Bank project: Integrating in the real world
banking infrastructure

Bank project: Integrating in the real world

Kyle Redelinghuys
Kyle Redelinghuys

After building out a rough version of an iOS app to showcase the functionality, I’ve put a lot of thought into the next steps to take.

The immediate follow on:

  • Fix the iOS app, make stable
  • Integrate required functionality into the server for the above
  • Write tests
  • Documentation

This can be written over the course of a few weeks and is also ongoing. In the greater scheme, the project should have some real world use. With the iOS app it gives a platform for the feature deployment.

Deployment options

The next question is what do we want to do with the app? The broadest goal is to create a bank, which involves the managing of money and a whole bunch of regulation. Aside from being prohibitively costly, this cannot be done as a side project. The bank could also be backed by another, giving us the functionality we require at a fraction of the cost and time. While not the full goal, it’s a great step to the final product.

Secondary implementations involve a far wider variety. This can be anything from inter-person transfers, merchant accounts, POS payments, and more. This can be done in a few ways, three of which will be discussed in this post in some detail. These could be implemented in a side project, but as soon as you start moving people’s money it becomes a bit more serious. In the early stages I would use it almost exclusively and ramp it up down the line.

VISA Direct

One implementation is to integrate with VISA using their API, found in detail here. This would allow all the functionality one would require to make payments and transfers, effectively becoming one layer of a bank.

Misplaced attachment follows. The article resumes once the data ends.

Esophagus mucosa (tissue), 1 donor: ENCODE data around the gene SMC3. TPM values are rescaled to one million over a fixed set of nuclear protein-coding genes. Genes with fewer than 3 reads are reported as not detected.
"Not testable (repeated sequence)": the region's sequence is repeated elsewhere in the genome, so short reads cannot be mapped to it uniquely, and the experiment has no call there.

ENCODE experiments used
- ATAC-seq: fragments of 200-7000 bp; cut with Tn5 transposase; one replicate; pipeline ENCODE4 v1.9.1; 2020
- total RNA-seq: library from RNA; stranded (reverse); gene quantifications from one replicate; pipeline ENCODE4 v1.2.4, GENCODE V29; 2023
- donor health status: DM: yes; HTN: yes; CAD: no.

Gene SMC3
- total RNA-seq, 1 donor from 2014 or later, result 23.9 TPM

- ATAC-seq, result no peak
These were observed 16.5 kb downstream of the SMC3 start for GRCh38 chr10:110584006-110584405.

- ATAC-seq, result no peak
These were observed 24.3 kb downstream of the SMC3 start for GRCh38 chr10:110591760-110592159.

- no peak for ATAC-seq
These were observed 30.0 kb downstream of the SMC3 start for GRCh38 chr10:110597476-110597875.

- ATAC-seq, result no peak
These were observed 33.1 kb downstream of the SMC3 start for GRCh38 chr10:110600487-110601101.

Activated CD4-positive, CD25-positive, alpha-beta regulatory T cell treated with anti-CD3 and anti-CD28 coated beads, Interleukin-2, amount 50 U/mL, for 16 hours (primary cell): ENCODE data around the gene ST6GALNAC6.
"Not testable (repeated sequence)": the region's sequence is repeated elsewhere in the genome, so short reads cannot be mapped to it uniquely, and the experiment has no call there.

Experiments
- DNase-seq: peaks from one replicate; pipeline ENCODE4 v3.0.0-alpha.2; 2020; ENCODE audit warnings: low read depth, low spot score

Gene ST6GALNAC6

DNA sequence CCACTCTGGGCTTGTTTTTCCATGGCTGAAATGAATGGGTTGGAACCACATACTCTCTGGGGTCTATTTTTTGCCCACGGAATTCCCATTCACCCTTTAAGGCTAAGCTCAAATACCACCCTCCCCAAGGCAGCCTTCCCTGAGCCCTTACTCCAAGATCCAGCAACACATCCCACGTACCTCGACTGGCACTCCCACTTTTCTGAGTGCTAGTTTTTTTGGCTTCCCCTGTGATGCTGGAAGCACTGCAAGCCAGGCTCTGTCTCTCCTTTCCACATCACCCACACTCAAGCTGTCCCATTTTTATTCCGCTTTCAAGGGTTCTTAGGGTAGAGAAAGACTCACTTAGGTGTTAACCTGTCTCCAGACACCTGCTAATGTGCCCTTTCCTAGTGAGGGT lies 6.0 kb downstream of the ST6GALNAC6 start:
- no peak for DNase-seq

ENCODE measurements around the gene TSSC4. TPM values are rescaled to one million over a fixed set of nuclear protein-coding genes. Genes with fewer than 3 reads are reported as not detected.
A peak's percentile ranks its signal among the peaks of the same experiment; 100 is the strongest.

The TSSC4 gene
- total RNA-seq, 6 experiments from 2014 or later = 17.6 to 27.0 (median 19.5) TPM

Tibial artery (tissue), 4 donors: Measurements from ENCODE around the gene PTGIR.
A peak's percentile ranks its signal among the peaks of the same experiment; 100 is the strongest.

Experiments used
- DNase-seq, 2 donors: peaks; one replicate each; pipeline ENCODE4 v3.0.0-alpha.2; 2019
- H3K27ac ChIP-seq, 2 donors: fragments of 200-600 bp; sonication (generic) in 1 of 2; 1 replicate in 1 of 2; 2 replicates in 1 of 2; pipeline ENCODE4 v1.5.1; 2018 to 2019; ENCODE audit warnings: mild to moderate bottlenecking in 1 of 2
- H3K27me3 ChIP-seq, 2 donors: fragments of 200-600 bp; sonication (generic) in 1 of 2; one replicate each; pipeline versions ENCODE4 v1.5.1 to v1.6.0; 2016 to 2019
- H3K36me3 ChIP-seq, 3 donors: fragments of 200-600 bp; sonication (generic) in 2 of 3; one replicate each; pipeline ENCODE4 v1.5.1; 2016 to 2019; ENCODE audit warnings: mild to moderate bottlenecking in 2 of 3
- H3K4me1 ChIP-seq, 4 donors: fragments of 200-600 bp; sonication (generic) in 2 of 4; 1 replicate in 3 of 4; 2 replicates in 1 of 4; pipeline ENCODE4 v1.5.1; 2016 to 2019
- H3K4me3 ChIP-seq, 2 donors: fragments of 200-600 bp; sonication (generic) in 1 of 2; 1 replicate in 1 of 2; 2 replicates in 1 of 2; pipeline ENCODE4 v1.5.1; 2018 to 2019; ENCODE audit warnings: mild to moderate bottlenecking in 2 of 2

There is no sandbox for this, and you need to be sponsored by a financial institution. Safe to say, this option is out for the immediate future.

Stripe

A further abstraction on the payments ecosystem would be to use a provider such as Stripe. Stripe (and other payment providers) offer merchant accounts which will allow:

  • Alice to pay Bob
  • A third account to take a transaction fee

This will allow transfers between people, and the holding bank account to make a profit. This fee will be in addition to the fee of the payment provider in use, which will make these transfers quite expensive. At a high level this allows one aspect of a bank’s functionality to be implemented.

This could be implemented in a side project/POC will less overhead than the above options.

NFC and Card Readers

A third option is to go into the merchant space. This is one of the more interesting options out of the initially attainable as it involves both hardware and software. Apple does not allow access to the NFC interface by default, so a separate piece of hardware would have to be used. A lot of NFC readers (made for payments) come with chip and magstripe readers, allowing a full implementation of a payment solution.

This would in turn require a merchant account, but the software would be super interesting to get into. I’m not sure how deep this rabbit hole goes, but could be good to find out.

The ideal

In an ideal world, the goal would be to have a custom issued visa/mastercard debit card, linked to a bank account that you have some influence over, linked to a mobile app which directly interacts with the account in real time. The only way I can see this happening is through bank sponsorship.

This is the most likely option to follow, so I’ll be looking into what is needed for bank sponsorship, and if there any institutions that would be the sponsor with minimal overhead.

Conclusion

While not that much code has been written, I’ve been using the app and it has been great. With the app getting into the real world, I am dying to link it to some real money, and making some real payments using it. With this in mind, Stripe seems like a good option, but might be off course away from the end goal.

The next moves will centre around the ideal listed above, while tidying up the app, server, testing and documentation.